CTIA shows off what's new in smartphones, accessories, and all things mobile.
Sprint is near an agreement to buy its wireless telecom rival for $40 a share, Bloomberg reports.
Despite galvanizing governors and special interest groups, AT&T has given up on owning T-Mobile and its tantalizing prize of broadband spectrum--nine months after shocking the U.S. with news of the proposed buyout.
[commentary] It's clear the powers that be at Sprint aren't willing to give up on a bid for T-Mobile. But what are the company's chances of making headway in convincing regulators to accept a deal?
Masayoshi Son will speak at the Chamber of Commerce in Washington on March 11 to lobby business owners and policy makers to support consolidation in the wireless market.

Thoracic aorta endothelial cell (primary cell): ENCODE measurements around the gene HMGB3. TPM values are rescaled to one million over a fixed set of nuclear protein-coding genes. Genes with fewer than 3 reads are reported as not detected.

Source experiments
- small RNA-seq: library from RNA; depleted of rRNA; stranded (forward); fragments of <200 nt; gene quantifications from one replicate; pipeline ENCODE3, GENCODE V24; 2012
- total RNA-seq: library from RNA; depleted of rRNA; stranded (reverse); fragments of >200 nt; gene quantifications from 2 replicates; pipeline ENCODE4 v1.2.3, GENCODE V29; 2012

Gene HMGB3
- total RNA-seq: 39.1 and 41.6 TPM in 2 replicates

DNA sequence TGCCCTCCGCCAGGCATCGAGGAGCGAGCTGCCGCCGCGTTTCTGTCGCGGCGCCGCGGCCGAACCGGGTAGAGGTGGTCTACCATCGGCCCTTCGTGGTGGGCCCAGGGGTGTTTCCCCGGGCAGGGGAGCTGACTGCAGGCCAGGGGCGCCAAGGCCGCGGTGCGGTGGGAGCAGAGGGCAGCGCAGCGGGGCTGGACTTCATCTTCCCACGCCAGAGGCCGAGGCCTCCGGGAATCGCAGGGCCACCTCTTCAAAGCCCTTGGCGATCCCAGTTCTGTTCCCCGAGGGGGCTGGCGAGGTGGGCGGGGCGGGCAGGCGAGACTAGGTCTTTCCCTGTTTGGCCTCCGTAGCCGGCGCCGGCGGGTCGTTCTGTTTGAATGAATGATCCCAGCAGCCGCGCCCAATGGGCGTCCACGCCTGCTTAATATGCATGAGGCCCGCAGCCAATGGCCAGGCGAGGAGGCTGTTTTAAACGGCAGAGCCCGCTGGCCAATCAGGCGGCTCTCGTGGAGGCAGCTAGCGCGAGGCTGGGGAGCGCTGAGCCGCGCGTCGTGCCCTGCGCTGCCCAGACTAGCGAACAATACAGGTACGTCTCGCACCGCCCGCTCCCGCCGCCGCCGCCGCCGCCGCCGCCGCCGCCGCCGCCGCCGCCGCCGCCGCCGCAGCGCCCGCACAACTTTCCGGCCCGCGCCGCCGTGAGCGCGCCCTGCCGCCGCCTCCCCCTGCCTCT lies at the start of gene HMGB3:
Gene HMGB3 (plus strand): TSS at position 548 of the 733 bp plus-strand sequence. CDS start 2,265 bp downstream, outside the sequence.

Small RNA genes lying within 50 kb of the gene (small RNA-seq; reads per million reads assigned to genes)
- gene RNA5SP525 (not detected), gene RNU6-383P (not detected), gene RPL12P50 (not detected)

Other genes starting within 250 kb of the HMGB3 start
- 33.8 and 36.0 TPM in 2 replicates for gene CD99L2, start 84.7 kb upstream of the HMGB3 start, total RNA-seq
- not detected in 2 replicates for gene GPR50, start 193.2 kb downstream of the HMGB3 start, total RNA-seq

In two separate congressional hearings, AT&T's CEO makes the case for the $48.5 billion proposed merger with DirecTV.
In statement to FCC, firm says without deal neither company can compete against rival cable giants.
AT&T CEO Randall Stephenson says the combined broadband service and media company will come out of the gate with bundled deals for consumers.
Sprint's CEO Dan Hesse tells CNET that if US regulators allowed more consolidation in the wireless market, rural and suburban markets could see increased competition from a stronger third national carrier.
The Louisiana Public Service Commission votes to approve AT&T's proposed acquisition of T-Mobile. Louisiana now joins several other states that are supporting the deal.
Sen. Herb Kohl, the head of the Senate Judiciary Antitrust Subcommittee, wants regulators to block AT&T's $39 billion bid to buy T-Mobile USA.